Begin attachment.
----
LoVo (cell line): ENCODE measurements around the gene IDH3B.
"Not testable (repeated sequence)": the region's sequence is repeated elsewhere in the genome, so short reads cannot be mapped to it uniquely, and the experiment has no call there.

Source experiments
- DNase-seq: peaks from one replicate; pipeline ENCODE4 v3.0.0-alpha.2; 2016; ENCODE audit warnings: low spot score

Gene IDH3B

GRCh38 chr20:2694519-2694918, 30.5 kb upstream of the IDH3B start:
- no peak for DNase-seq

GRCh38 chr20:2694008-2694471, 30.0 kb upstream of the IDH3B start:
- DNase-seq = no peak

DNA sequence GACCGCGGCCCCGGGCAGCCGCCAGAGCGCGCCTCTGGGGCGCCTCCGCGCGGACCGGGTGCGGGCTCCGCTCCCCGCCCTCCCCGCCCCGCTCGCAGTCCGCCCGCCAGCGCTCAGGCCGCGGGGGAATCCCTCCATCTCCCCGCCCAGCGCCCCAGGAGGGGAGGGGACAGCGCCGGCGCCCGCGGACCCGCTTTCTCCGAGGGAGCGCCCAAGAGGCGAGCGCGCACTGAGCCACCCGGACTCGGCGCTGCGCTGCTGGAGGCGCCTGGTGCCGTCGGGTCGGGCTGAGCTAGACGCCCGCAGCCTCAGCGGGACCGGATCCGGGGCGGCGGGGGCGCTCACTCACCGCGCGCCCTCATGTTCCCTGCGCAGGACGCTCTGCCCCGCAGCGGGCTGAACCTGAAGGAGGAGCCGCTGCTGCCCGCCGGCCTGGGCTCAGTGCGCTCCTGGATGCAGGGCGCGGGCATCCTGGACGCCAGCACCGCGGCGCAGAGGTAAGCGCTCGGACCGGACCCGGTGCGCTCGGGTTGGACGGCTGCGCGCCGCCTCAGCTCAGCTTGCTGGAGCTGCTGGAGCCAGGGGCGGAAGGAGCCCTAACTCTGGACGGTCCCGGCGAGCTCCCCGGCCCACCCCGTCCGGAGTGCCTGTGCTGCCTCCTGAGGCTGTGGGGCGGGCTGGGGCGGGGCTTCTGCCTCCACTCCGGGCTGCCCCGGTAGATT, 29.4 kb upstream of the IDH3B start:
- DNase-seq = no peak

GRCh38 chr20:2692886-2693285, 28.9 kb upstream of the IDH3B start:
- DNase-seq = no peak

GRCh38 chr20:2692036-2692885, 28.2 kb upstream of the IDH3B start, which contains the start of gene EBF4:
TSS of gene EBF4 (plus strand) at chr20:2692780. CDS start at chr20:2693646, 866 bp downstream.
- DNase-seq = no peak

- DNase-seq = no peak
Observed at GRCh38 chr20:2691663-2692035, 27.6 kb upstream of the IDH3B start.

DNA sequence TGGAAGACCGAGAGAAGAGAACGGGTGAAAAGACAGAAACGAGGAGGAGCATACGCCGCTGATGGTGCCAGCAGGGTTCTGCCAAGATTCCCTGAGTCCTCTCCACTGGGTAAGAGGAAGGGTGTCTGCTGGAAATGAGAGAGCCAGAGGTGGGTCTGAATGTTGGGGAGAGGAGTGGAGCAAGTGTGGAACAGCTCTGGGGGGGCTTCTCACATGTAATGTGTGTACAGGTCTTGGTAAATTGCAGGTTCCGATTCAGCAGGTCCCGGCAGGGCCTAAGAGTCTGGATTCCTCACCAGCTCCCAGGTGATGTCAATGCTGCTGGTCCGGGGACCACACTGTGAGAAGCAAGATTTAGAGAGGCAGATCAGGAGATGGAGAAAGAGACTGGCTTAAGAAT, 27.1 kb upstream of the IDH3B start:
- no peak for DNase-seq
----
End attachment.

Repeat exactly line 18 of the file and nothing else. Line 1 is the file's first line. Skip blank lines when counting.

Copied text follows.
Observed at GRCh38 chr20:2691663-2692035, 27.6 kb upstream of the IDH3B start.